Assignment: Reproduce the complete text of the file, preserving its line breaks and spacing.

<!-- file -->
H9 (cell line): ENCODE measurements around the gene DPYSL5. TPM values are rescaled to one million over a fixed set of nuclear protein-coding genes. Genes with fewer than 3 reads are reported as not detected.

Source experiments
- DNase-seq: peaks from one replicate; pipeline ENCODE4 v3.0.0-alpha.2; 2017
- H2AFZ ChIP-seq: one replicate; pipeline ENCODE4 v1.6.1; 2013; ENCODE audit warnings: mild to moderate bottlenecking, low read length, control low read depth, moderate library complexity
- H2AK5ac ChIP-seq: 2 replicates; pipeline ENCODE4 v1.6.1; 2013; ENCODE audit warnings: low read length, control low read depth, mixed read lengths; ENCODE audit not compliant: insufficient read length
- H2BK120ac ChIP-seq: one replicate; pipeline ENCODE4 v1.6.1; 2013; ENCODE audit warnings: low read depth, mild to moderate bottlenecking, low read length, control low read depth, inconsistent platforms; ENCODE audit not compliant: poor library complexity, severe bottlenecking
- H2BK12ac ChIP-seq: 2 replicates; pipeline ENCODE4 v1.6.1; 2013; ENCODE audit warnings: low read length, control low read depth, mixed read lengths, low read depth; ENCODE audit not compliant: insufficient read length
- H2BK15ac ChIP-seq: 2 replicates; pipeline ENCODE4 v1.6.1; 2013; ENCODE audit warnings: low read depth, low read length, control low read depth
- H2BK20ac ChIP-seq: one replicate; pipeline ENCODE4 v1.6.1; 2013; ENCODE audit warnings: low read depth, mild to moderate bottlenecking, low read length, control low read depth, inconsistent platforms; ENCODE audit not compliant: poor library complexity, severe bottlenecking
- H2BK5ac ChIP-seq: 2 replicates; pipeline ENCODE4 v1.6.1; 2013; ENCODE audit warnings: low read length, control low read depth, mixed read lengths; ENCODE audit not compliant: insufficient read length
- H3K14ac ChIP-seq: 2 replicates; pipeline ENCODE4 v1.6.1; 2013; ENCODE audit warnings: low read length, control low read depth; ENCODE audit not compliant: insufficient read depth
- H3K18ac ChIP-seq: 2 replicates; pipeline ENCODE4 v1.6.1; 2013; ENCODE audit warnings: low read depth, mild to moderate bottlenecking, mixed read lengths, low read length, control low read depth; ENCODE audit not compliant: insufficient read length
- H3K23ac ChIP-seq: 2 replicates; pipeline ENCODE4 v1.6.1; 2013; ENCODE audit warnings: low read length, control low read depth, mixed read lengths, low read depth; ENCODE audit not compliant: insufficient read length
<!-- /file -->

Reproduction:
H9 (cell line): ENCODE measurements around the gene DPYSL5. TPM values are rescaled to one million over a fixed set of nuclear protein-coding genes. Genes with fewer than 3 reads are reported as not detected.

Source experiments
- DNase-seq: peaks from one replicate; pipeline ENCODE4 v3.0.0-alpha.2; 2017
- H2AFZ ChIP-seq: one replicate; pipeline ENCODE4 v1.6.1; 2013; ENCODE audit warnings: mild to moderate bottlenecking, low read length, control low read depth, moderate library complexity
- H2AK5ac ChIP-seq: 2 replicates; pipeline ENCODE4 v1.6.1; 2013; ENCODE audit warnings: low read length, control low read depth, mixed read lengths; ENCODE audit not compliant: insufficient read length
- H2BK120ac ChIP-seq: one replicate; pipeline ENCODE4 v1.6.1; 2013; ENCODE audit warnings: low read depth, mild to moderate bottlenecking, low read length, control low read depth, inconsistent platforms; ENCODE audit not compliant: poor library complexity, severe bottlenecking
- H2BK12ac ChIP-seq: 2 replicates; pipeline ENCODE4 v1.6.1; 2013; ENCODE audit warnings: low read length, control low read depth, mixed read lengths, low read depth; ENCODE audit not compliant: insufficient read length
- H2BK15ac ChIP-seq: 2 replicates; pipeline ENCODE4 v1.6.1; 2013; ENCODE audit warnings: low read depth, low read length, control low read depth
- H2BK20ac ChIP-seq: one replicate; pipeline ENCODE4 v1.6.1; 2013; ENCODE audit warnings: low read depth, mild to moderate bottlenecking, low read length, control low read depth, inconsistent platforms; ENCODE audit not compliant: poor library complexity, severe bottlenecking
- H2BK5ac ChIP-seq: 2 replicates; pipeline ENCODE4 v1.6.1; 2013; ENCODE audit warnings: low read length, control low read depth, mixed read lengths; ENCODE audit not compliant: insufficient read length
- H3K14ac ChIP-seq: 2 replicates; pipeline ENCODE4 v1.6.1; 2013; ENCODE audit warnings: low read length, control low read depth; ENCODE audit not compliant: insufficient read depth
- H3K18ac ChIP-seq: 2 replicates; pipeline ENCODE4 v1.6.1; 2013; ENCODE audit warnings: low read depth, mild to moderate bottlenecking, mixed read lengths, low read length, control low read depth; ENCODE audit not compliant: insufficient read length
- H3K23ac ChIP-seq: 2 replicates; pipeline ENCODE4 v1.6.1; 2013; ENCODE audit warnings: low read length, control low read depth, mixed read lengths, low read depth; ENCODE audit not compliant: insufficient read length